During the next day, while the stomata are closed, the 4-carbon acids are returned to the chloroplast and split into ________. The CO2 is then fixed via the _____.
The reason for this is that the stored CO2 is used up early each day, often after just _______.
Rubisco can constitute up to ______ of a leaf’s protein, making it the most ____ protein in the world.
An increase in atmospheric CO2 over the next ____ should lower photorespiration, and possibly _______.
Some CAM plants, when given large amounts of water, revert to _______
______ is when the female sex cell (Non-Motile) is much larger than the male sperm cell (usually found in mammals)
______is when the sex cells are similar in all ways except size (female cell usually the larger one)
______ is when both sex cells are identical
Green algae include:
Ulva –Sea lettuce (multi-Cellular)
Chara – Stonewort
Volvox (Colonial organization, they can reproduce asexually and sexually)
The Class Charophyceae includes ____ that are thought to be most similar to the ancestor of land plants. More specifically the genus _____.
Land Plants Include:
Seedless Vascular Plants
Gymnosperms (Seed Vascular plants)
Angiosperms (Seed Vascular Plants)
Pores or stomata with guard cells
Land plants have an __________ life cycle with complex ______
Dermal, ground, and vascular tissue systems
Vascular tissue system (xylem tissue and phloem tissue)
Dominant Sporophyte generation
Ligrin comprises the secondary cell walls of certain cells
Seedless Vascular plants include:
Psilotum nudum (Whisk fern)
Lycopodium (Club Moss)
Selaginella (Spike Moss)
Equisetum (Scouring rushes and horsetails)
________ – The oldest known vascular plant. Its stem was 6.5cm tall, and its sporangia were round. It became extinct in the mid-Devonian period ~___million years ago.
Plants Need Resources for Photosynthesis! The resources required are obtained through the vascular plant’s ____ (above ground stuff) and ___ (below ground stuff) systems.
The materials are transported internally by the _________. Water nutrients come from the roots and head up the plant towards the shoot system, and sugar goes both ways throughout the plant.
_____ of most plants only open during the day when light is available for the energy capturing reactions (don’t want to lose water during the night). Once inside, the gases diffuse through _______ between the cells without the need for transport organs.
________ – Cells that control the opening and closing of stomata to ensure maximum water retention. Most of the leaf surface is covered by cuticle (waxy substance that helps prevent water loss)
Almost all of the water taken from the soil enters through the young parts of the roots where the ______ provide enormous surface area.
They move either passively (facilitated transport) or actively if pumped in using ATP (active transport). Since this movement _____ creates a gradient, water will move into the plant through osmosis.
From the root hairs, the water moves through the _____ (outer most layer of the plant), ______ (another selective membrane layer), _____, and into the _____.
The pathway it takes can be…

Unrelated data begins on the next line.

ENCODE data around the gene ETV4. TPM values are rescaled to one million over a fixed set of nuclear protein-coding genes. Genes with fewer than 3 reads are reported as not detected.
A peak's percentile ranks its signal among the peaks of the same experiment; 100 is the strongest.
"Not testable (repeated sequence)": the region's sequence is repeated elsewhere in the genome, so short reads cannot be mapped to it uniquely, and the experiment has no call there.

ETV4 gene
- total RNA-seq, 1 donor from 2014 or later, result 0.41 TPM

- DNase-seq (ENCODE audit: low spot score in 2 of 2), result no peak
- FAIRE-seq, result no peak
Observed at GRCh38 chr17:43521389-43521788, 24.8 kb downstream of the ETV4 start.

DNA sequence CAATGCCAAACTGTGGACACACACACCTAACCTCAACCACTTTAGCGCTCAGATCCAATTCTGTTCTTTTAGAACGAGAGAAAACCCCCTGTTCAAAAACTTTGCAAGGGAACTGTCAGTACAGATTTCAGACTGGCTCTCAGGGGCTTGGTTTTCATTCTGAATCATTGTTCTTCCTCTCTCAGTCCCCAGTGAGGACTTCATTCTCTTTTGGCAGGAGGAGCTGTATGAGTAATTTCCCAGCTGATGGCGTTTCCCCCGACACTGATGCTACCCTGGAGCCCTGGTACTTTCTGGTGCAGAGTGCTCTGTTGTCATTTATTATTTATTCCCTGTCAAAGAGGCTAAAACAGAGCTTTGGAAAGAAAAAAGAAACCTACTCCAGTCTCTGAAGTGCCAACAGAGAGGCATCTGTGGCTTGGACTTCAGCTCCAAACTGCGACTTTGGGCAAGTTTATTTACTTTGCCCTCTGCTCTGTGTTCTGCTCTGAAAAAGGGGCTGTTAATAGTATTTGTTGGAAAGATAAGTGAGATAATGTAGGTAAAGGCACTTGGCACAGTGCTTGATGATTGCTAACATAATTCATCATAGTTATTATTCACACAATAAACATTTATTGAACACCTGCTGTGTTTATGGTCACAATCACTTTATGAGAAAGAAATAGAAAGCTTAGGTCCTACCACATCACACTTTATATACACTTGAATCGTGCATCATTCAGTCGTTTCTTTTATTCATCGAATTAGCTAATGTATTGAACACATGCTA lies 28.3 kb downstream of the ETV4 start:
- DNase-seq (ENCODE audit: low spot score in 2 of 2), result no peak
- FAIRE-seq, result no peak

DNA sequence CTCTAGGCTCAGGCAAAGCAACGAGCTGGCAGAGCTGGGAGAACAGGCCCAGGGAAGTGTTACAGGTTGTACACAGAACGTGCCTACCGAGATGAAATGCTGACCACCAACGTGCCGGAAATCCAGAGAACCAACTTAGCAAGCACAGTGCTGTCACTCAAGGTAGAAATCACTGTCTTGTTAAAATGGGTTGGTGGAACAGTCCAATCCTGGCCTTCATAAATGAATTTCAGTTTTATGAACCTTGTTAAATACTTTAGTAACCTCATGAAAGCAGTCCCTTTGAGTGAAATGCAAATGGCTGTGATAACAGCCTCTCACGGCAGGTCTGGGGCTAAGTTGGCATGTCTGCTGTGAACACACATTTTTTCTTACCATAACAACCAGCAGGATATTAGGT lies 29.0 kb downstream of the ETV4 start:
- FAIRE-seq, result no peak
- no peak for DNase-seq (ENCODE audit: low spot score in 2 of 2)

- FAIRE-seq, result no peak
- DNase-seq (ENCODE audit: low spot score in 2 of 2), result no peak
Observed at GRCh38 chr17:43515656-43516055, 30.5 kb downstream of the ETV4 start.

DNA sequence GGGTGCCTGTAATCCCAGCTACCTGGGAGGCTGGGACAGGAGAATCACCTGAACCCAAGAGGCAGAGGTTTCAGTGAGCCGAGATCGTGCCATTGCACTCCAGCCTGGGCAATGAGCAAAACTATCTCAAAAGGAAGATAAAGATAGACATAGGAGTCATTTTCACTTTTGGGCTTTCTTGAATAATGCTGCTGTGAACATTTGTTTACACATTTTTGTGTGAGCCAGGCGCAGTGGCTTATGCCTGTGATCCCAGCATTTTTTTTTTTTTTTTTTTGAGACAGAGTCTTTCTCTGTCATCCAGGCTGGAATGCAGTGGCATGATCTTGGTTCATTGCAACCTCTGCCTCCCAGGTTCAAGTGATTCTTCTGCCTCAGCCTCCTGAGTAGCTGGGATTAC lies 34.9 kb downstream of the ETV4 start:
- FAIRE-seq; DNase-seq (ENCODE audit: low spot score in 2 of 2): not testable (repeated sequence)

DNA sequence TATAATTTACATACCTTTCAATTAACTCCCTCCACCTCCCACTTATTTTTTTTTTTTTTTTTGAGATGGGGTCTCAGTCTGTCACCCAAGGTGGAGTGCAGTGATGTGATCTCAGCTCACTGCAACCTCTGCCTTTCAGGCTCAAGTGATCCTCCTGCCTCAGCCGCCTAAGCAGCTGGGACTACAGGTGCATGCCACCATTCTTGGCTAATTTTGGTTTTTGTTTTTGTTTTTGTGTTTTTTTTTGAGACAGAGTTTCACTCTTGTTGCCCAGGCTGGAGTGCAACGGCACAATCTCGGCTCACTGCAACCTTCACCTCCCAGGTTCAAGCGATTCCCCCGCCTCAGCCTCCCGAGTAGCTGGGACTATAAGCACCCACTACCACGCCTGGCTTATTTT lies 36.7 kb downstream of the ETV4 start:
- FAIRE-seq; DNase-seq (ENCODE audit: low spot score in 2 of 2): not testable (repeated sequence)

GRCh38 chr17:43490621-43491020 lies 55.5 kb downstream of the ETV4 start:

From cell membrane to cell membrane (transmembrane)
From cell to cell via plasmodesmata (symplastic)
From cell to cell via cell walls (apoplastic)
Plants may use a combination of these three but the main pathway across the epidermis and cortex is _________
Once in the xylem, the water moves up the plant and into the _____.
_______ - the formation of water droplets on leaf tips during the night due to root pressure pushing the water up the plant.
______ – carries water and dissolved nutrients from the roots up the plant.
______ – Carries sugars form the leaves down (and up)
______ – Elongated cells, dead at maturity (same thing as Tracheids, only cell wall remains) _______ at both ends pass water with nutrients. They stack end to end so that they form a hollow tube. Vessel elements have a larger diameter than tracheids.
_______ – Living cells, but lacking nucleus and ribsomes at maturity, allowing for the passage of sugars. Arranged end to end with porous sieve plates between them.
_______ – Nonconducting, nucleated cells, alongside sieve tube members, with many plasmodesmatal connections to sieve tube members.
The sugars manufactured during photosynthesis move out of the leaf in the ____ to sites where they are _____, such as growing shoot and root tips, and to the sites of _____ such as fruits, seeds, and the storage cells of stems and roots.
This movement is said to follow a _______ (grown leaves producing it, the sources, and it flows to the growing leaves at the top and growing roots at the bottom), and is explained by the pressure-flow hypothesis.
This decreases the ________ in the sieve tube and causes water entering the leaf in the xylem to move into the sieve tube by osmosis.
The removal of sucrose results in an ______ in the sieve tube at the sink and the subsequent movement of water out of the sieve tube there. It normally returns to the xylem.
The number of stomata varies; however, the leaves of the tobacco plant have _____ stomata per square centimeter.
Stomatal movements result from changes in the _______ within the guard cells. Opening occurs when ____ are actively accumulated in the guard cells. This results in the movement of water into the guard cells.
Closing of the stomata results from the opposite procedure. The major solute responsible for this is the _____. The surrounding cells provide the required Potassium Ions.
_____ occurs when water moves into the guard cells.
_______ occurs when water moves out of the guard cells.
Plants lose water vapor more quickly when…
Stoma are open
It is less humid out
The wind is blowing (blows the water vapor off the leaves)
_____ – Horizontal underground stems (EX: Grasses)
_____ - Horizontal above-ground stems (EX: Strawberries)
_____ – Formed at the margins of the leaves (EX: Air Plant)